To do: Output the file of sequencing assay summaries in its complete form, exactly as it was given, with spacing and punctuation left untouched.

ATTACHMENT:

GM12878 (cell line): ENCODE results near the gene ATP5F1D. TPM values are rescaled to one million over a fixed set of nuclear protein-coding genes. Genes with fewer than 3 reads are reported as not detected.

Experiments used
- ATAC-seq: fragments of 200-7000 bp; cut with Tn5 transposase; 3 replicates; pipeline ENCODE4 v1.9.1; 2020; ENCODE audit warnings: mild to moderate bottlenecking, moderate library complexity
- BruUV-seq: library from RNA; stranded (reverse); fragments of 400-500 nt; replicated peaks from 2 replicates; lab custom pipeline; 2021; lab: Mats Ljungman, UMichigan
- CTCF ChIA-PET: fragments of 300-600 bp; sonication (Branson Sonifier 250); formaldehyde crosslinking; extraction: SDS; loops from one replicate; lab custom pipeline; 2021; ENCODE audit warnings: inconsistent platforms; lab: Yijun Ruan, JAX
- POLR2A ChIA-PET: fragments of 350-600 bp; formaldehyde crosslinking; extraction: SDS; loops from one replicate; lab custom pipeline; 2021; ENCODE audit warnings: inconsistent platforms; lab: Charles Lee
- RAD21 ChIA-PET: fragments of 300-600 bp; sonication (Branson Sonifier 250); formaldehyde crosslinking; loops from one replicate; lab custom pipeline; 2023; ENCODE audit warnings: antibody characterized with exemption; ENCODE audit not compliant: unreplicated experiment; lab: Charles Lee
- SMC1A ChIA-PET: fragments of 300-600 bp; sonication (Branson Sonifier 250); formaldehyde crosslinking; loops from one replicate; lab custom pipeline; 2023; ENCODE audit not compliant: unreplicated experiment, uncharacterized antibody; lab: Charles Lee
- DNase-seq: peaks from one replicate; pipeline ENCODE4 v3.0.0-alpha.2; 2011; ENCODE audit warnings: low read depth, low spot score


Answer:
GM12878 (cell line): ENCODE results near the gene ATP5F1D. TPM values are rescaled to one million over a fixed set of nuclear protein-coding genes. Genes with fewer than 3 reads are reported as not detected.

Experiments used
- ATAC-seq: fragments of 200-7000 bp; cut with Tn5 transposase; 3 replicates; pipeline ENCODE4 v1.9.1; 2020; ENCODE audit warnings: mild to moderate bottlenecking, moderate library complexity
- BruUV-seq: library from RNA; stranded (reverse); fragments of 400-500 nt; replicated peaks from 2 replicates; lab custom pipeline; 2021; lab: Mats Ljungman, UMichigan
- CTCF ChIA-PET: fragments of 300-600 bp; sonication (Branson Sonifier 250); formaldehyde crosslinking; extraction: SDS; loops from one replicate; lab custom pipeline; 2021; ENCODE audit warnings: inconsistent platforms; lab: Yijun Ruan, JAX
- POLR2A ChIA-PET: fragments of 350-600 bp; formaldehyde crosslinking; extraction: SDS; loops from one replicate; lab custom pipeline; 2021; ENCODE audit warnings: inconsistent platforms; lab: Charles Lee
- RAD21 ChIA-PET: fragments of 300-600 bp; sonication (Branson Sonifier 250); formaldehyde crosslinking; loops from one replicate; lab custom pipeline; 2023; ENCODE audit warnings: antibody characterized with exemption; ENCODE audit not compliant: unreplicated experiment; lab: Charles Lee
- SMC1A ChIA-PET: fragments of 300-600 bp; sonication (Branson Sonifier 250); formaldehyde crosslinking; loops from one replicate; lab custom pipeline; 2023; ENCODE audit not compliant: unreplicated experiment, uncharacterized antibody; lab: Charles Lee
- DNase-seq: peaks from one replicate; pipeline ENCODE4 v3.0.0-alpha.2; 2011; ENCODE audit warnings: low read depth, low spot score